The Dakar Rally Proves Unpredictable Once More with Fresh Winners and Withdrawals
Special Stage Three offered racers a mix of geographical features, bringing the men and women of Dakar to the shores of the Pacific and back inland down another long, windy route. Expected to be a great navigational challenge, this section led to some exciting and unexpected outcomes.
It was the only cloud-cover the event had seen yet. A welcome change from the unrelenting sun. But early morning fog enveloped the view in some parts of the course for some time, only to be replaced by an extreme amount of dust, as many riders reported. Quite silty, the situation was likely made worse due the cars departing prior to the bikes and quads, creating additional hurdles to overcome. For those who could focus on the rare window of clarity appearing between the shroud of dirt, navigating the rocky terrain past their blind opponents was, if not easy, possible.
“It was very dusty and kind of sketchy and rocky. But if you got out of the dust, you could see just enough to avoid the rocks. So, I was pinning it… full Hare and Hound. [Like in] Baja. Exactly like everything I’ve ever raced before. The whole first 70 kilometers were like that… I passed so many people, so quickly.” – Skyler Howes #73, Garrett Off-Road Racing Team, USA
Tough day at the office for a handful of top seeded riders in the Bikes category on the 331 KM Special Stage to Arequipa, Peru. Joan Barreda Bort (#5), who looked to be a contender for the overall win, had to pull out of the race after a long struggle to escape a basin where he and his motorbike had been stuck for several hours. This of course helps clear the way – just a bit – for his most worthy adversaries. With new riders finishing in the primary five positions, we’re reminded every round at the world’s most infamous off-road rally starts a fresh battle where anyone can make it to the winner’s circle and the shoe-ins can fall from drastic heights. Xavier de Soultrait (#18) secured his first Dakar stage win just seconds, 15 to be precise, ahead of overall leader Pablo Quintanilla (#6). Kevin Benavides (#47) and Adrien Van Beveren (#4) fought miraculously through the crowd to snatch up 3rd and 4th in the stage.
Meanwhile, stage opener Matthias Walkner (#1) lost his way, supposedly taking Barreda, American Ricky Brabec (#15) and a few others with him while Yamaha’s Soultrait gapped everyone else by over six mins at the midway point. Brabec and Walkner were off by as much as 24 and 29 mins respectively at the gas stop.
Despite the loss in time, Brabec still earned a respectable 13th place at the finish, while US rider Andrew Short (#29) was quite steadfast at 12th. Skyler Howes (#73) keeps clawing his way to the top, even battling Brabec for a while before landing 17th in line. Keep in mind, the Dakar Rally is only the third navigation rally the rookie Howes has ever competed in. Two of which – the Sonora Rally and BAJA RALLY – he won, overall. Grassroots racer Nathan Rafferty (#104) too moves fluidly up the rankings taking 70th today. But the real Cinderella Story was of privateer racer, Garrett Poucher (#71), making a major comeback starting 120th in the lineup and ending the round at 28th. About 75 kilometers from the final of Special Stage Two, Poucher had suffered a malfunction which in his words, “disintegrated my bib and soon [thereafter] ripped off my rear tire.” But he pushed onward, completing both the special and liaison stages, qualifying to race the following morning. And race he did, as he jumped 92 spots which puts him at 79th in the General Classification.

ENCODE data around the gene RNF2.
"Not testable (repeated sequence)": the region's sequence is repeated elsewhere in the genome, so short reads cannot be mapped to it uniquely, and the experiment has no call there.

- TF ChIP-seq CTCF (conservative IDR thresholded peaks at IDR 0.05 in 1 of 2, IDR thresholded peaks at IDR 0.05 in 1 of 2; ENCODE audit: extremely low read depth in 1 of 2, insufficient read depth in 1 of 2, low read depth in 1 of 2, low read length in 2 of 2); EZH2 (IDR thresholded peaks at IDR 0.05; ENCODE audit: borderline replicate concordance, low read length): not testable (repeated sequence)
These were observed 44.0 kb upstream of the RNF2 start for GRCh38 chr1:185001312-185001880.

At the conclusion of Day 3 of racing, in the General Classification (overall) for Motorcycles, there sits two Americans in the Top Ten: Brabec at 7th, Short at 10th; one just outside of the premiere 20: Howes with the 21st seed; and two Americans in the in the top 100: Rafferty in 77th and of course Poucher sitting at 79th. Not bad for the often-under-represented United States! But it might be too soon to make this same statement about the cars? Casey Currie in SxS #343 made another huge leap to 4th place, the US drivers, Blade Hildebrand (#367) and Cole Potts (#346) crossed the finish line at 27th and 56th. Though, we’re left to wonder, where’s off-road legend, Robby Gordon (#316)? The answer is yet to be determined…
12th Andrew Short #29 – 04h 22’ 52”; 10th in the General Classification
13th Ricky Brabec #15 – 04h 27’ 43”; 7th in the General Classification
17th Skyler Howes #73 – 04h 38’ 28”; 21st in the General Classification
28th Garrett Poucher #71 – 05h 03’ 24”; 79th in the General Classification
70th Nathan Rafferty #104 – 06h 08’ 30”; 77th in the General Classification
Top Ten Stage Finishers in Motorcycles
1st Xavier de Soultrait #18 – 04h 07’ 42”; 6th in the General Classification
2nd Pablo Quintanillo #6 – 04h 07’ 57”; 1st in the General Classification
3rd Kevin Benavides #47 – 04h 10’ 19”; 2nd in the General Classification
4th Adrien Van Beveren #4 – 04h 14’ 24”; 4th in the General Classification
5th Sam Sunderland #14 – 04h 16’ 08”; 3rd in the General Classification
6th Paulo Goncalves #2 – 04h 17’ 13”; 9th in the General Classification
7th Stefan Svitko #11 – 04h 18’ 32”; 11th in the General Classification
8th Oriol Mena #7 – 04h 18’ 57”; 12th in the General Classification
9th Toby Price #3 – 04h 21’ 58”; 5th in the General Classification
10th Michael Metge #16 – 04h 22’ 27”; 26th in the General Classification
Tomorrow, January 10th to 11th sets off the Marathon stage sending racers on a loop around Arequipa before splitting Cars/Trucks/SxS off to Tacna and Motorbikes and Quads to Moquegua.
By Kyra Sacdalan, Justin W. Coffey. www.westx1000.com